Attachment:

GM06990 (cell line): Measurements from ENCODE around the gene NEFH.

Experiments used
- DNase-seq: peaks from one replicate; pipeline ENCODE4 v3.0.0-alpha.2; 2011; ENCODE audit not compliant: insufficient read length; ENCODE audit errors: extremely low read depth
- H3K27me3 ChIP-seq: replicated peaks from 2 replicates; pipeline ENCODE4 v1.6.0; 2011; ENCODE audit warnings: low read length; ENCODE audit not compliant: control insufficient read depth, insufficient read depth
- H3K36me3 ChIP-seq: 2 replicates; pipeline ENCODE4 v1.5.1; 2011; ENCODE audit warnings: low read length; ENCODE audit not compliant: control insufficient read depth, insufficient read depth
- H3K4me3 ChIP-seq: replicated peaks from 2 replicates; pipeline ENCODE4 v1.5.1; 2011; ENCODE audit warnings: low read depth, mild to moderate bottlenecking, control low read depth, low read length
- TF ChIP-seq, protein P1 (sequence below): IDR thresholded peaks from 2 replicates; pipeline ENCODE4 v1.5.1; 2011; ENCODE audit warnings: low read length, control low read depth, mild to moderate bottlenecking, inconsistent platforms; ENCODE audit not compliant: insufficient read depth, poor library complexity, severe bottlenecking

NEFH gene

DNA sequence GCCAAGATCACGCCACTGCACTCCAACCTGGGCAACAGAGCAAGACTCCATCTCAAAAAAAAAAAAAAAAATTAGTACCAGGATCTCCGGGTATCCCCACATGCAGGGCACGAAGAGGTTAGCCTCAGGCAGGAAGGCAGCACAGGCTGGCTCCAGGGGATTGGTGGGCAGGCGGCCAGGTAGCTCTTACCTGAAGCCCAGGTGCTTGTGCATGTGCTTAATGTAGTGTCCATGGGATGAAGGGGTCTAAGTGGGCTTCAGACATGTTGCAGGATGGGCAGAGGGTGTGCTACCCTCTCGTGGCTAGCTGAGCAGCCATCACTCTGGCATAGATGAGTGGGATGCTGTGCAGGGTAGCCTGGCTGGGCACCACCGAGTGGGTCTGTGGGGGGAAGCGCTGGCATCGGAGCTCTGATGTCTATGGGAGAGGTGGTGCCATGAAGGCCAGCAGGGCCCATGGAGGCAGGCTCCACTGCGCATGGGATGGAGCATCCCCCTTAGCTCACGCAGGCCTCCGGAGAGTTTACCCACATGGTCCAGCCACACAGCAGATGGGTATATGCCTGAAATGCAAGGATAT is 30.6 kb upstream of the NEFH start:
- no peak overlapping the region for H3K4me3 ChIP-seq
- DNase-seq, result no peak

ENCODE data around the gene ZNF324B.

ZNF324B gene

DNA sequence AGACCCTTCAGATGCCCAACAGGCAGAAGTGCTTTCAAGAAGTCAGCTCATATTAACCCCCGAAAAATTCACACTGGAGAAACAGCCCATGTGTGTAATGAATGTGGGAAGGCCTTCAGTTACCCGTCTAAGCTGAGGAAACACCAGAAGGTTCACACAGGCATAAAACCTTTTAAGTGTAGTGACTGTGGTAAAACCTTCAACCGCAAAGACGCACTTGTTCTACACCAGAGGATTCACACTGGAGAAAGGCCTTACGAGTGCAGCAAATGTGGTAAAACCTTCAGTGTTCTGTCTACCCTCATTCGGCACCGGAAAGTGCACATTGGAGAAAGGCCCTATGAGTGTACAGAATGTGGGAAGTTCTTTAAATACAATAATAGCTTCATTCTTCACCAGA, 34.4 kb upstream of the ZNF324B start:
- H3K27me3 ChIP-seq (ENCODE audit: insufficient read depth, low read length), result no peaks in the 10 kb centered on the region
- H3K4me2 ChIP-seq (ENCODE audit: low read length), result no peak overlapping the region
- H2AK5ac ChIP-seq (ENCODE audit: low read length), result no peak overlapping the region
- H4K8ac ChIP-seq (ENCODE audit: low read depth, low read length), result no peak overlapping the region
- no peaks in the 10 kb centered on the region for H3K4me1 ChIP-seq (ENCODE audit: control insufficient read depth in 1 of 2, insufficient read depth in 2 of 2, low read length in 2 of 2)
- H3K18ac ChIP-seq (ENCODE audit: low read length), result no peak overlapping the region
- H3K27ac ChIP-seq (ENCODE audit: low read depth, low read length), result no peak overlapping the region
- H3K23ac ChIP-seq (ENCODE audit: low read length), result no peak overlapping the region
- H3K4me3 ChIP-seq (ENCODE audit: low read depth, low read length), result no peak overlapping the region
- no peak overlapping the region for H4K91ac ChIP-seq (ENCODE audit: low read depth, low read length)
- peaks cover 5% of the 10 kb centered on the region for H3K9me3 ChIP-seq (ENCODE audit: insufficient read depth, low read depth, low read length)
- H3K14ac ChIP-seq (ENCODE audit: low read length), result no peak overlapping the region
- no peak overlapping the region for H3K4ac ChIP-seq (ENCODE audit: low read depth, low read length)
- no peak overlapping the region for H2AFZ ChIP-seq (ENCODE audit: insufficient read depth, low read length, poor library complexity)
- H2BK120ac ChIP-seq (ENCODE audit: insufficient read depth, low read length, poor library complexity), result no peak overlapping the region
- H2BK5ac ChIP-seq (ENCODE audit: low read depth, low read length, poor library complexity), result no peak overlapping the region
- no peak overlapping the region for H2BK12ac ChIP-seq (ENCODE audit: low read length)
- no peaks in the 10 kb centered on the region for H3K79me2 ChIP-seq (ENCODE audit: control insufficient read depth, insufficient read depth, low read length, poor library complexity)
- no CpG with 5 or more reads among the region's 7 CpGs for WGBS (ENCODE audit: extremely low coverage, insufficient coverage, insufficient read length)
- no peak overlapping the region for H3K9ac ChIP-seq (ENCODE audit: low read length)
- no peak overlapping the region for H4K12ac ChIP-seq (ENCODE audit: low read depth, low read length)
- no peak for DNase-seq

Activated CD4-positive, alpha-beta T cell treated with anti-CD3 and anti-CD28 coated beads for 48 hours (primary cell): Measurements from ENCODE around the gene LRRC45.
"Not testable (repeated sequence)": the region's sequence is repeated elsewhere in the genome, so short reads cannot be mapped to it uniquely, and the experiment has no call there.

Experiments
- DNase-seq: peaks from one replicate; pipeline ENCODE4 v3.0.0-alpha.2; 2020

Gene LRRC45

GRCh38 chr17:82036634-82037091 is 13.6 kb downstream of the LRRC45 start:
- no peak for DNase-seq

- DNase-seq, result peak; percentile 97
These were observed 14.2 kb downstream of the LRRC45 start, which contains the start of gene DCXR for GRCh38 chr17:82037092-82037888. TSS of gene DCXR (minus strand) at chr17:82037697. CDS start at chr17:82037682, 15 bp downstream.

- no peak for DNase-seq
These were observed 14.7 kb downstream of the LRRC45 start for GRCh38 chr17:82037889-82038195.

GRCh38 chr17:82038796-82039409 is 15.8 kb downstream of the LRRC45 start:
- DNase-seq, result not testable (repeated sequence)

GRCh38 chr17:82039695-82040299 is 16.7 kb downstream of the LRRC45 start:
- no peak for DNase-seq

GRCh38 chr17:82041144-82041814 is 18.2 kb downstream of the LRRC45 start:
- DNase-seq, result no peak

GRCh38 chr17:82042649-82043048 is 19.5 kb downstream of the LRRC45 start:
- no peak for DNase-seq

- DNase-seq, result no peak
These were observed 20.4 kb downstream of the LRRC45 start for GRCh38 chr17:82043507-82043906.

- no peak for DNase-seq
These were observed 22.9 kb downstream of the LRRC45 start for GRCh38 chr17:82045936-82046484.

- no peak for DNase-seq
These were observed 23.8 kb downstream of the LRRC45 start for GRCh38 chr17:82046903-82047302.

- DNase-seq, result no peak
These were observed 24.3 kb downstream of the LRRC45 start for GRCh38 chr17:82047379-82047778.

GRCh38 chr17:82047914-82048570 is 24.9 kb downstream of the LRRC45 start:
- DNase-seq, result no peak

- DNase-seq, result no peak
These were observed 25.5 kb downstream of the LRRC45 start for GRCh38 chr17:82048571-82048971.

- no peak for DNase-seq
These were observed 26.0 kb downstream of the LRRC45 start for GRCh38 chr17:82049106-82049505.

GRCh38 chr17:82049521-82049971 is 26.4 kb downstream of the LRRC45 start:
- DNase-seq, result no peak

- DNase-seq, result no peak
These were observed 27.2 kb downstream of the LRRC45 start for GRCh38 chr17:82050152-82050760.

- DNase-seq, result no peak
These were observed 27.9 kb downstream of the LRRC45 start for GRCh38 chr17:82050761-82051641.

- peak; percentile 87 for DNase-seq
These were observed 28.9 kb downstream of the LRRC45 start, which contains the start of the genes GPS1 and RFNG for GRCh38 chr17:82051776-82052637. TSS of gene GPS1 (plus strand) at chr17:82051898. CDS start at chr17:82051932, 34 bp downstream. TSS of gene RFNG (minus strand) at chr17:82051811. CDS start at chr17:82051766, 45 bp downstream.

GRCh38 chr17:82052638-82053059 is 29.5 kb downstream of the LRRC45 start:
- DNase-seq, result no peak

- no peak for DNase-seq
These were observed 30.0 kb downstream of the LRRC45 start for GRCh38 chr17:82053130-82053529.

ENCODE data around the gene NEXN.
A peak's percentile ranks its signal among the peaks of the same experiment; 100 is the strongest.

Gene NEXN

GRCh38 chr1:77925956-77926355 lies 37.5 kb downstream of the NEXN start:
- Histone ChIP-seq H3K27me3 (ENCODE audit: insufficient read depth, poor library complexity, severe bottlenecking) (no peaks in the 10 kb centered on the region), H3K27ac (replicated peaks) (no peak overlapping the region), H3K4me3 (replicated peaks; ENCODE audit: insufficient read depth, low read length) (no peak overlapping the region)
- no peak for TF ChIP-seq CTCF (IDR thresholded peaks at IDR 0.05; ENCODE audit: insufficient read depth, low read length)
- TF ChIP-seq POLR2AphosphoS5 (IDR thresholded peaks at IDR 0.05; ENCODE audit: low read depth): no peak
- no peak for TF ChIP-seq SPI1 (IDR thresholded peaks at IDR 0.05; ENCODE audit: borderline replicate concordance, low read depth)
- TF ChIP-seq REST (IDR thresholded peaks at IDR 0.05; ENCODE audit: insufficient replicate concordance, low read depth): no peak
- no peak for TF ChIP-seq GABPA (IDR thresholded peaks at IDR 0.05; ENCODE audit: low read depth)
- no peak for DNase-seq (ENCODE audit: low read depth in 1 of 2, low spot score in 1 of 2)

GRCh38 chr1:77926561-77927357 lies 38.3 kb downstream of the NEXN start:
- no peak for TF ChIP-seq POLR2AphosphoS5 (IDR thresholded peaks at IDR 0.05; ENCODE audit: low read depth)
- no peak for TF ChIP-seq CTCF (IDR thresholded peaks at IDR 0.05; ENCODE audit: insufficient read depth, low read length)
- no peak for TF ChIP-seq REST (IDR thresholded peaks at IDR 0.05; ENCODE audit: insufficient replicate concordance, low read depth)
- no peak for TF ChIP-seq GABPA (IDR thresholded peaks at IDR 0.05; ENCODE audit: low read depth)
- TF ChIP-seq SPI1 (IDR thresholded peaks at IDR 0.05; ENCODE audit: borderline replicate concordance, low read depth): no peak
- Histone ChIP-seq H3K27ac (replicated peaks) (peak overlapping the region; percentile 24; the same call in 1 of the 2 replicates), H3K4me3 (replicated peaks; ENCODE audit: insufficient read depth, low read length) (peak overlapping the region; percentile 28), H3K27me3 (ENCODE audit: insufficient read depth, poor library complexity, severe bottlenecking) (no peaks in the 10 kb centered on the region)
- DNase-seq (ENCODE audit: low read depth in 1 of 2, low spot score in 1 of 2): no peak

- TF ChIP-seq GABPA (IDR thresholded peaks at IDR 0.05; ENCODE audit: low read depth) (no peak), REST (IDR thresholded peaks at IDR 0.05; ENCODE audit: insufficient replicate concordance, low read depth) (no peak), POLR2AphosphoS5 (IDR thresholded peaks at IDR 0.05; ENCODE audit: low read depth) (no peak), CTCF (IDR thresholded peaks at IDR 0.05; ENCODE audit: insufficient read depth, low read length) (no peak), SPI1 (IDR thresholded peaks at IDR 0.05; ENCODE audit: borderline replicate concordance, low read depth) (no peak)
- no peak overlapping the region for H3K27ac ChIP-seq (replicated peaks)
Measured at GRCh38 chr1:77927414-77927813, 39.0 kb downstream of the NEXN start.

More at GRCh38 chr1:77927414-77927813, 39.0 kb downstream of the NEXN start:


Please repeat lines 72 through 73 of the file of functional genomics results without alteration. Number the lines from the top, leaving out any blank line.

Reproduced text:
- DNase-seq, result no peak
These were observed 27.2 kb downstream of the LRRC45 start for GRCh38 chr17:82050152-82050760.